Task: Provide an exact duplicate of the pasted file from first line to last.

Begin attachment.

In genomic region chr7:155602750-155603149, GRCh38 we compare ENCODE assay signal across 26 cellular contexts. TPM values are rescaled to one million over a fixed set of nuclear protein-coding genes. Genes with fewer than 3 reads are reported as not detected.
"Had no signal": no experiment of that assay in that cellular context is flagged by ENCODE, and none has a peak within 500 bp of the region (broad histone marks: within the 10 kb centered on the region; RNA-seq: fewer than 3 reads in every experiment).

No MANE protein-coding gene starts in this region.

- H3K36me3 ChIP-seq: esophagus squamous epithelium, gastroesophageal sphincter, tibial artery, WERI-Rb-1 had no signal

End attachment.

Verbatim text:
In genomic region chr7:155602750-155603149, GRCh38 we compare ENCODE assay signal across 26 cellular contexts. TPM values are rescaled to one million over a fixed set of nuclear protein-coding genes. Genes with fewer than 3 reads are reported as not detected.
"Had no signal": no experiment of that assay in that cellular context is flagged by ENCODE, and none has a peak within 500 bp of the region (broad histone marks: within the 10 kb centered on the region; RNA-seq: fewer than 3 reads in every experiment).

No MANE protein-coding gene starts in this region.

- H3K36me3 ChIP-seq: esophagus squamous epithelium, gastroesophageal sphincter, tibial artery, WERI-Rb-1 had no signal